Join Cris Ippolite for an in-depth discussion in this video Introduction to data modeling, part of Relational Database Design with FileMaker Pro.
- In the relational model,…data is broken down into small chunks…which are connected to each other by relationships.…By breaking data into smaller pieces,…accuracy is ensured by making data entry…a one time process,…and then reusing the data…by connecting it with other pieces.…Using this process,…a large collection of unorganized data is simplified…into its smallest units…and then related with many other small units…to recreate the big picture…in a more organized format.…The relational model provides a simple…and flexible way to describe data.…
Data modeling is the initial purpose of any database.…The data has to be modeled or described…so that it can be input and output…in a method that can be duplicated…and applied to the business rules…of the organization using the system.…You actually see data organized like this…in the real world, all around you.…For example, if you go into any office,…you'll see several file cabinets…that store different files about different things.…One file cabinet, for example,…may store information about customers,…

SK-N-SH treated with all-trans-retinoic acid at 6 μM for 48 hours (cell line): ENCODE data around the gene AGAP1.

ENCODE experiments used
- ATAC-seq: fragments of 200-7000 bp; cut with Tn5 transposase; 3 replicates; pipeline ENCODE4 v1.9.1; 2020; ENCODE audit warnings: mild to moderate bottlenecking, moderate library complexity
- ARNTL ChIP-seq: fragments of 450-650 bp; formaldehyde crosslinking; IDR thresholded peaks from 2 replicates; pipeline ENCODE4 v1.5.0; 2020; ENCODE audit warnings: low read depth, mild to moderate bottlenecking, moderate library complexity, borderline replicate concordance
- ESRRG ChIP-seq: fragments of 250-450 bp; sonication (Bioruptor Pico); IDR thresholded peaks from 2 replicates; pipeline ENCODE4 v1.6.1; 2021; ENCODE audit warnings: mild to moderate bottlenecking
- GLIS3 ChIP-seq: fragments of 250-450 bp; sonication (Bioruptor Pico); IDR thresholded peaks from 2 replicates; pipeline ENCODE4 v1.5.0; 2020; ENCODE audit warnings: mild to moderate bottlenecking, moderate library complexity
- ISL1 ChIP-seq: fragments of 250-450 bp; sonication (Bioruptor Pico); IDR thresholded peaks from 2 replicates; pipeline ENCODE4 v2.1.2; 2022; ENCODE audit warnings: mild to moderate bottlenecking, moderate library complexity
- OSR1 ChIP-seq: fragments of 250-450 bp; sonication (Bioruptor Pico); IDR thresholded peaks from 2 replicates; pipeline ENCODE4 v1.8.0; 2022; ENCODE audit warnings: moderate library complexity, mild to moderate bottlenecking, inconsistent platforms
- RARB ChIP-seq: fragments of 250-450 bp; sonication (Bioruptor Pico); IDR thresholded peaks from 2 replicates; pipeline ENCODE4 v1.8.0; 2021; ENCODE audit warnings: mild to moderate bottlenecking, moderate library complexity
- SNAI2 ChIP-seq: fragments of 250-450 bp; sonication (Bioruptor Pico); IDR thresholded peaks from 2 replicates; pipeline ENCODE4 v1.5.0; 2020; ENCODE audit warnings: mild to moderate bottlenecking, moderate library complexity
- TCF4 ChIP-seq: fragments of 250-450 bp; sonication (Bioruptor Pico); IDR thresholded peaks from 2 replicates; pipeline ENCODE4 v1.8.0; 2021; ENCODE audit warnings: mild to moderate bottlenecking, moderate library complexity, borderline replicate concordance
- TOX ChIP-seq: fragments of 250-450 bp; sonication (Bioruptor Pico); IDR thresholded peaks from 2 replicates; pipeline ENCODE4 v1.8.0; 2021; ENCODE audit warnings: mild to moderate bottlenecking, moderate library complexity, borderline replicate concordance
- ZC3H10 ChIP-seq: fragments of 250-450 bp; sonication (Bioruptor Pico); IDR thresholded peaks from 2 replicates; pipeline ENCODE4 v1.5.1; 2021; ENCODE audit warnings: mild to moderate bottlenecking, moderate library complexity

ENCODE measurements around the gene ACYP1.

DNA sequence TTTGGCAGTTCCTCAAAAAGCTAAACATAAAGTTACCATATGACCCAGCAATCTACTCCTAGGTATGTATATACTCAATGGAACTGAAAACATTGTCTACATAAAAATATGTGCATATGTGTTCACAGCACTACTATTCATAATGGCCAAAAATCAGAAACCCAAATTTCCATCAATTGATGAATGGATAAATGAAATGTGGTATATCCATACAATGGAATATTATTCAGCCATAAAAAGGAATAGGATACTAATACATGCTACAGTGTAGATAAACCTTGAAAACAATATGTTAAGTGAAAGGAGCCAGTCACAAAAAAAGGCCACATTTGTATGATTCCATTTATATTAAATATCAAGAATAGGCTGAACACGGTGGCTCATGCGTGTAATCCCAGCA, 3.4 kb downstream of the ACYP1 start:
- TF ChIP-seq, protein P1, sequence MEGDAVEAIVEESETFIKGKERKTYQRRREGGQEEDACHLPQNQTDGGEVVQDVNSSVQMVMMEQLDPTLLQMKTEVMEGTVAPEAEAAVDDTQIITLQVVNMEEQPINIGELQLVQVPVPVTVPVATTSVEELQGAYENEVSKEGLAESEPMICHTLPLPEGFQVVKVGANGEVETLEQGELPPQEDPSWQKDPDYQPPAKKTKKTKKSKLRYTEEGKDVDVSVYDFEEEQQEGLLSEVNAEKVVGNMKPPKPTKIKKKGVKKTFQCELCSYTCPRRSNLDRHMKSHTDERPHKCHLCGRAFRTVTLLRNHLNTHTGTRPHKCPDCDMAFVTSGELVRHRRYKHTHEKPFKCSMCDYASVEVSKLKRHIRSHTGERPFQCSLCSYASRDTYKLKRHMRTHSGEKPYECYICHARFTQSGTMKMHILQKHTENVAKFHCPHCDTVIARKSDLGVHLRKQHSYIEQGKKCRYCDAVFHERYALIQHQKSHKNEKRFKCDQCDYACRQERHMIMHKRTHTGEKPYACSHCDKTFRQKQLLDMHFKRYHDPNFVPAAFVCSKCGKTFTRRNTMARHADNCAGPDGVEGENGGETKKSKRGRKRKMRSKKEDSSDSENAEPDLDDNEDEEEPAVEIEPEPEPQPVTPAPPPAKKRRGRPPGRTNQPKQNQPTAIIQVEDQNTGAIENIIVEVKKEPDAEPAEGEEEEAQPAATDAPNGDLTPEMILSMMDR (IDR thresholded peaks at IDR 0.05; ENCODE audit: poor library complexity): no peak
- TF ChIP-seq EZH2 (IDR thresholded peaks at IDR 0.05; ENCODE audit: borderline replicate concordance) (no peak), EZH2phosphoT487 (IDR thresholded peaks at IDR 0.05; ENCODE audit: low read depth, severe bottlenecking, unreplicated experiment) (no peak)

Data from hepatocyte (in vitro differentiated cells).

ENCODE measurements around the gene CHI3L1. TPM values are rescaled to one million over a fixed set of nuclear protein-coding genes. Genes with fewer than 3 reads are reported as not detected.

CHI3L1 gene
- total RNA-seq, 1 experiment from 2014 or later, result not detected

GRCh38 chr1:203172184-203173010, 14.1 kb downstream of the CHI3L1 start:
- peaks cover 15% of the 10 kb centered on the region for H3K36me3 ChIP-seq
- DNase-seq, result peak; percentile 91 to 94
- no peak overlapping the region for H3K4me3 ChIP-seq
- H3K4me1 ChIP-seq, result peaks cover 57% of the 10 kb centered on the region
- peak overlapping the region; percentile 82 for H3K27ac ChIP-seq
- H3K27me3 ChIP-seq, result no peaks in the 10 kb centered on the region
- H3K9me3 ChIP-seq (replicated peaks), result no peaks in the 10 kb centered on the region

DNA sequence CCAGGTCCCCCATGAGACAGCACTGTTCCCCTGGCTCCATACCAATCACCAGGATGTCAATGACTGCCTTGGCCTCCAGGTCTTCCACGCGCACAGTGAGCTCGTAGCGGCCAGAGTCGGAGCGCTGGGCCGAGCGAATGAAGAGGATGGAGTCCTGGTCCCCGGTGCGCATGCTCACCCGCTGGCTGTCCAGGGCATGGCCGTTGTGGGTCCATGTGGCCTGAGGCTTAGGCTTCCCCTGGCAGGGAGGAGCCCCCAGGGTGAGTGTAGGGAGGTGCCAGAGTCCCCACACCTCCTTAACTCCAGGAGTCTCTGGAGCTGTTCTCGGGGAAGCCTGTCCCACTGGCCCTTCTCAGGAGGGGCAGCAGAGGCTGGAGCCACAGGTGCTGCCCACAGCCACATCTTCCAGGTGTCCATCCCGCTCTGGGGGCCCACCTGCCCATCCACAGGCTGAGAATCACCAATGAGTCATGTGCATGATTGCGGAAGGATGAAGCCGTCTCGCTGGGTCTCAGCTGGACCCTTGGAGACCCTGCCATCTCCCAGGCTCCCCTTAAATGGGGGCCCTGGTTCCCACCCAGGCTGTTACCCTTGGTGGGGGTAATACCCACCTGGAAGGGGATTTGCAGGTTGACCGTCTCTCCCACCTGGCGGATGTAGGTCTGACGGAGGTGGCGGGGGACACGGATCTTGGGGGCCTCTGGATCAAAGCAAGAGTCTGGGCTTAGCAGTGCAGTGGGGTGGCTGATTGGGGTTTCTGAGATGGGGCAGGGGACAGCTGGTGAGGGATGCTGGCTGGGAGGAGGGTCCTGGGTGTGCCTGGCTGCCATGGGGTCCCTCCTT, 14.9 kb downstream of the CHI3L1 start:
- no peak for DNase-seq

The course applies to versions of FileMaker Pro from 7 through the most current version.
- Reviewing relationships types
- Diagramming relationships
- Resolving many-to-many relationships
- Determining which tables need key fields
- Defining tables in FileMaker Pro
- Using the Relationship Graph
- Using multiple match fields in one relationship
- Using global fields to filter portals
- Creating self relationships
- Creating aggregate functions using relationships
Skill Level Intermediate
Q: The exercise files for this course do not work on a Mac. It downloads executable files. Can you provide a workaround?
A: The files provided for this course were made pre-FileMaker Pro 12. The system does not recognize the .fp7 files immediately as something that can be opened with FileMaker Pro 12 and instead shows them as Unix Executable Files.
The solution is quite simple. Just double-click the file, at which point the Mac will prompt you to choose an application to open the
file with. Select FileMaker Pro 12 and it will then convert the file from a .fp7 file into the new FileMaker Pro 12 file format, which is .fmp12.
Q: This course was updated on 5/12/2015. What changed?
A: We moved a video from the "Using Relationships" chapter of FileMaker Pro 13 Essential Training into this course, where it will remain evergreen.